Dignitaries joined philanthropists and academics at TRU’s Wells Gray Education and Research Centre (WGERC) on June 2 to celebrate the donors and volunteers who brought the centre to fruition.
Simpcw First Nation cultural co-ordinator Rachael Bowser opened the event with a Secwépemc blessing. The WGERC is located on the traditional lands of the Simpcw and Tsq’escen’ within Secwepemcúlucw. Speakers at the event included Simpcw Coun. Amanda Celesta, Clearwater Mayor Merlin Blackwell, Odette Dempsey-Caputo on behalf of MP Frank Caputo and former MLA and attorney-general Bud Smith, who grew up in the area. According to former TRU dean of science and Wells Gray project champion, Dr. Tom Dickinson, Smith was instrumental in making the project happen.
A wall of recognition was unveiled by TRU President and Vice-Chancellor Brett Fairbairn and Dean of Science Greg Anderson. While the event was held to recognize past donors, the giving kept on going. Volcanologist Dr. Catherine Hickson announced a donation of $52,300 to buy additional teaching materials, trail maintenance and signage. On behalf of the Wells Gray Wilderness Society, Hickson also presented a framed print of The Eagle by renowned artist Robert Bateman.
In addition, a topographically coloured map was presented by local artist Doris Laner.
Wells Gray Education and Research Centre: a natural history
TRU’s involvement at Wells Gray Park stems from a plan created in 1985 that called for the development of a facility that would promote public education and research into the natural values of the park.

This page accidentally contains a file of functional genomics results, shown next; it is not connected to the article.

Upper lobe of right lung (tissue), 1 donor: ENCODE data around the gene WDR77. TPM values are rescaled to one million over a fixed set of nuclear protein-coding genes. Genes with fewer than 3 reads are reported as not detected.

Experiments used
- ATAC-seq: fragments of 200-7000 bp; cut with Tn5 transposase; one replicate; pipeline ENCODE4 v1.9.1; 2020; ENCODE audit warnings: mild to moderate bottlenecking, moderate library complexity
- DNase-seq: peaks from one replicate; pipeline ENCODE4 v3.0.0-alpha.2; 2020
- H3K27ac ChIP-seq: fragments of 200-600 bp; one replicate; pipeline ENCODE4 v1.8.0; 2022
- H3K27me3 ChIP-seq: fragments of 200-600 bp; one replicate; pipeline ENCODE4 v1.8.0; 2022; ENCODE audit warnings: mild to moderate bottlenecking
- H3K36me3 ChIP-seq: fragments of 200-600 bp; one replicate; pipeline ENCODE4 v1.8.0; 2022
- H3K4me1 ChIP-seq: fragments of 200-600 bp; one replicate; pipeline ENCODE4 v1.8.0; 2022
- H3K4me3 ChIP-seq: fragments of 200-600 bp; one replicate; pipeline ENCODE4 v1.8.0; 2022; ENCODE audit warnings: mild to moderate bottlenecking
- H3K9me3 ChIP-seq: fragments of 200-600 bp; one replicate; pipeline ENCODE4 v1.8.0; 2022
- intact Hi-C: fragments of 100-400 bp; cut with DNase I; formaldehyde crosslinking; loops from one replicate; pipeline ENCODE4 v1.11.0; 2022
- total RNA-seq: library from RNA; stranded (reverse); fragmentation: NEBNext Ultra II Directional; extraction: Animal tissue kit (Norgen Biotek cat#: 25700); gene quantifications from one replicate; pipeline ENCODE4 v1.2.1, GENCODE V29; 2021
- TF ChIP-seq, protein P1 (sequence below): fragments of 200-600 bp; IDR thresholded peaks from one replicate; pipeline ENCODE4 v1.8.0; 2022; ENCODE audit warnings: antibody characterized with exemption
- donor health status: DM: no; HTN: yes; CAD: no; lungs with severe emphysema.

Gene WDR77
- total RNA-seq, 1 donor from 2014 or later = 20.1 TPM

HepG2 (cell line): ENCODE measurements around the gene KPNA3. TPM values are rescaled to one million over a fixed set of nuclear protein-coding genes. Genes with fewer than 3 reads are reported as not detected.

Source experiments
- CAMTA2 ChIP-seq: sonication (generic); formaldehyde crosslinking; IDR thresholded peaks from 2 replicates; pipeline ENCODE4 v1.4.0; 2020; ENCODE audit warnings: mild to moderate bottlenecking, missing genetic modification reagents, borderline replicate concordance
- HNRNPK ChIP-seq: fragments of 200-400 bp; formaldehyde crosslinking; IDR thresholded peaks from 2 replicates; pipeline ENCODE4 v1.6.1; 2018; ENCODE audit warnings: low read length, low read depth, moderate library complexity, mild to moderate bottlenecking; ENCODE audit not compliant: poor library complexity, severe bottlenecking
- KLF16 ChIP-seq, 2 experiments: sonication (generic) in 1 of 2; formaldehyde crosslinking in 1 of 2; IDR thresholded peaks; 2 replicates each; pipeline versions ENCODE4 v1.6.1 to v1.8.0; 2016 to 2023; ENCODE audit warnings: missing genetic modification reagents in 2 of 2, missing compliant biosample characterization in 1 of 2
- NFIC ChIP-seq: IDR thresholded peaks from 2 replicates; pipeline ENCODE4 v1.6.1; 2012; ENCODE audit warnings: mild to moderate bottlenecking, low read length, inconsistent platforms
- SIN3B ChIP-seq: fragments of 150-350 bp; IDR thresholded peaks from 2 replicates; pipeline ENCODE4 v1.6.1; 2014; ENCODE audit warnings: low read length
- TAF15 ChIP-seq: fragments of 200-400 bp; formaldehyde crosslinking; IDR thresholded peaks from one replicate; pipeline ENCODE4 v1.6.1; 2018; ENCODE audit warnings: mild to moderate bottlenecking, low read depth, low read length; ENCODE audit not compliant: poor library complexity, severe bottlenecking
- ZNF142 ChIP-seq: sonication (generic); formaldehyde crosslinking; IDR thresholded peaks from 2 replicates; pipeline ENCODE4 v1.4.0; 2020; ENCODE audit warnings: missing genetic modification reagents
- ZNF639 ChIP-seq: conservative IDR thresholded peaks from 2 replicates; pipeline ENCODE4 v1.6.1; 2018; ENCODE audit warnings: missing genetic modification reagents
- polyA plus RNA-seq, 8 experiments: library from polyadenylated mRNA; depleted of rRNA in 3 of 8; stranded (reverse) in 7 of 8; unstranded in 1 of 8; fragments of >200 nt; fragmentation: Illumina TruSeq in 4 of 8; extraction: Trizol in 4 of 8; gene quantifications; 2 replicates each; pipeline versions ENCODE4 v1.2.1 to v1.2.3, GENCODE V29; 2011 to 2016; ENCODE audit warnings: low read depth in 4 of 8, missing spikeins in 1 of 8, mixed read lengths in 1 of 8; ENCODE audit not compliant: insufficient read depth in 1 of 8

In 1992, School District 56 donated a one-room schoolhouse — last used in the late 1950s — to the University College of the Cariboo. The site incorporates the buildings from the original schoolhouse on a five-hectare lot of land donated by Trevor Goward and Helen Knight. Roland and Anne Neave donated 160 acres of land so students could study a wetlands ecosystem.
Science faculty members Dr. Nancy Flood and Dr. Lyn Baldwin began teaching there, and over the years, the centre has attracted writers, poets, artists and thinkers such as Robert Bateman and Wade Davis.
Donors and volunteers helped with construction on a four-season facility in 2019. It now includes a dormitory, showers, a kitchen and a classroom/dining hall.
A team effort
Four of TRU’s deans of science involved in the project over the years attended the event: Dr. Colin James, Dr. Larry Prins, Dr. Tom Dickinson and current dean, Dr. Greg Anderson. While the project was co-ordinated by the Faculty of Science, the vision of the WGERC is for interdisciplinary access, so TRU students in other programs such as adventure tourism or arts can participate and learn from the environment.
“This hasn’t been a single person’s effort,” says Dickinson. “It hasn’t been a small number of people’s effort. It’s been a community effort, and it’s been supported by so many different people to make sure the facility would be successful.”